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JOURNEY TO ACCEPTANCE IN A SMALL SPANISH COMMUNITY.
Welcome to Asturias.
How does an idea become a reality? I was once told to never refuse an offer and that is how the journey began. An offer to live in the small northern Spanish city of Oviedo in the region of Asturias, knowing no one and living with a lady who does not speak English. Challenge accepted. My journey began in late June with intentions of becoming fluent in Spanish and to be accepted amongst the small community. Knowing only a few words and phrases in Spanish, I knew it would be a challenge… but that’s all part of the fun. The international language of hand gestures works with strangers and short encounters when travelling through a new place, however, when immersing one’s self completely into a foreign culture, more than hand gestures is required.
Spain has always been such an appealing nation. Sun, surf, sangria, music, dancing, sun kissed skin and an exotic ambiance. That may be the case for the south of Spain along the Mediterranean, but not for the north. Upon arrival via train from Barcelona I was enlightened with the fact that Oviedo rarely sees the sun, which is why people are so intelligent because they aren’t playing out on the streets, instead they are reading books inside. My idea of an exotic Spanish summer soon diminished to thoughts of life inside bound to books, movies and studying language.
So how do you immerse yourself and become accepted by a community of proud ‘Asturian’s?
Never associate the region of Asturias with the rest of Spain. To make an analogy, let’s pretend Australia’s history dates back hundreds and hundreds of years ago. Nearly all of Australia has been conquered by a tribe, except for Western Australia. The tribe couldn’t cope with the conditions of the Great Sandy Desert bordering Western Australia and therefore was forced to turn back. That would mean for Western Australia, they remain the only ‘pure and unconquered land’. For Asturias, this is their story, their history. They have a saying here… “Asturias es España, el resto es tierra conquistada”. This means that from an Asturian perspective, every other region in Spain is conquered land by the Muslims. They believe Asturias is the true Spain because they were never conquered as the Muslim’s were unable to pass the fortress of surrounding mountains and were forced to turn back.
Torrecerredo peak in the Picos de Europa National Park.
To further confuse my idea of Spanish culture, for Asturias this means no paella (typical Spanish dish), no bull fighting, no tapas and no sangria. Instead they eat Cachopo (deep fried veal stuffed with cheese and ham) and drink Sidra (extremely strong cider) in a very unique fashion.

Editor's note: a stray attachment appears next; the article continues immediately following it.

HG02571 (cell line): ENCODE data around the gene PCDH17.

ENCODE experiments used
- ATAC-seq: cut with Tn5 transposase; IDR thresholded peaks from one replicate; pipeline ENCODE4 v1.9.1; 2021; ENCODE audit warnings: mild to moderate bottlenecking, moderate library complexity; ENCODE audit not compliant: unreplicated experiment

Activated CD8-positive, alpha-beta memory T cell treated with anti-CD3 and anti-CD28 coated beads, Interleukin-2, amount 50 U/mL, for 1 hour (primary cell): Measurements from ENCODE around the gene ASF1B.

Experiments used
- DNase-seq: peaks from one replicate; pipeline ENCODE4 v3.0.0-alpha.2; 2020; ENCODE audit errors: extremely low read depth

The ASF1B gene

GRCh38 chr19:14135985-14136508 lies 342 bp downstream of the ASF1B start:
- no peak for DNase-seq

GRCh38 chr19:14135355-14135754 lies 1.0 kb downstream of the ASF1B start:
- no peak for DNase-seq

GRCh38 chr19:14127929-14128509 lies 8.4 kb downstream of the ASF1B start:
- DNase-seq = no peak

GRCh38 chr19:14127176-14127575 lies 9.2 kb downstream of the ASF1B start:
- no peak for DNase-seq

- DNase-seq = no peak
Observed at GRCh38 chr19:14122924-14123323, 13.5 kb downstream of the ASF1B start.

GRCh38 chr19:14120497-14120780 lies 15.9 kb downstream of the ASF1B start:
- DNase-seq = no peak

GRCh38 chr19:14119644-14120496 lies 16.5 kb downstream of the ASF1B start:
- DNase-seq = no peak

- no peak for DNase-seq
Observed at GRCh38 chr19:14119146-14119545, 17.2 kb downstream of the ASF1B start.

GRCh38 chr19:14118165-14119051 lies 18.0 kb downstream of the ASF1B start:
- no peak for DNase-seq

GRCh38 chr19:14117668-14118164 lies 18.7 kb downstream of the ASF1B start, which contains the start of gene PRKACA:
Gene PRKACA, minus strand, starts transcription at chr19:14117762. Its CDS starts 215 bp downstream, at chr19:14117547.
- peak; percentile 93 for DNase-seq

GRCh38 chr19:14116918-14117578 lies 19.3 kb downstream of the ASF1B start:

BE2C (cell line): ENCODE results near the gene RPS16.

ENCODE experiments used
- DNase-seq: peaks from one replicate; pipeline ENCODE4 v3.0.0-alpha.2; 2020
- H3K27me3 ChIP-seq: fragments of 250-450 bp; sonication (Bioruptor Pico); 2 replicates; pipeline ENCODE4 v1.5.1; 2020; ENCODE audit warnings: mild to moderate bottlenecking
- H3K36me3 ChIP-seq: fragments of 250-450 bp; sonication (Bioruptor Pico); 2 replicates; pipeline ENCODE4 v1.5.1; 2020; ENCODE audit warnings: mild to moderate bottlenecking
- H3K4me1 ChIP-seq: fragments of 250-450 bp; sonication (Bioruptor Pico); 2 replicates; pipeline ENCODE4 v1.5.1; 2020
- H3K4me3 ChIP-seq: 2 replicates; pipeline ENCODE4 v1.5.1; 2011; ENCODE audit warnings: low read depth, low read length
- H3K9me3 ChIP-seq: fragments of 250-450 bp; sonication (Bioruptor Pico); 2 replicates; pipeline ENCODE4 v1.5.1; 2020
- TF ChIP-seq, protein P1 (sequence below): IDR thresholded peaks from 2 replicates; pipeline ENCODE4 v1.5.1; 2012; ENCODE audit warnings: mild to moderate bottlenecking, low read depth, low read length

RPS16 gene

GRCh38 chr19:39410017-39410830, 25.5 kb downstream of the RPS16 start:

To immerse yourself, learn the language. “Aqui, no hablamos Español… hablamos Asturian”. In English this means “Here we don’t speak Spanish, we speak Asturian. Asturian is not an official language, it’s a modified version of Spanish that sounds like you have a lisp and have pressed an imaginary fast forward button. I buried what I thought I knew about Spanish and started from scratch. 1) Listen 2) Observe 3) Mimic 4) Forget. You can’t speak Asturian without knowing the corresponding hand gestures. So observe just as much as you listen and do exactly as they do.
My brain felt like it was continuously doing double time whenever I was engaged in conversation. While the life situations seem to be the same anywhere in the world, the contexts, the names and acronyms were different. The language I was speaking was still Asturian Spanish but the phrasing and thinking patterns were completely different. I felt I had to listen, translate it to my own thinking and then find a response suitable for their context and then translate to their thinking pattern. This therefore makes storytelling a lot more difficult because it seemed my stories were not as meaningful to the Asturian’s who had not experienced my context. This added a whole new dimension to immersion as I forced myself to forget everything I ever knew about English and ensure every thought, every word and even every dream was in Asturian Spanish.
Live exactly how they do. If immersion requires eating dinner at 11 O’Clock at night, then that is exactly what will have to be done. If every meal consists of 3 courses, then that is also to be done. If drinking sidra on a daily basis until you see triple of everything will contribute to my acceptance in the community, then I shall also welcome that to my daily routine. Sleeping in the middle of the day and staying out until sunrise to explore the mysteries of the night provided by the moonlight- well gentleman on the train who told me Oviedo is a quiet, book-bound town, it seems you have been proven wrong.
This journey has been like no other. The differences between travelling compared to living abroad are over-whelming at times but knowing that in such a short amount of time I have been accepted into such a wonderful community, makes up for any pre-existing uncertainty. Cultural relativism has been the most important factor to assist with immersion. I always believe that you receive what you put out to the universe. By accepting and respecting other cultures and how they live, you will receive the same acceptance and be welcomed with open arms into the homes and lives of those around you.
Michelle Travaglione is a flint contributor living in Spain whilst completing a degree in Anthropology.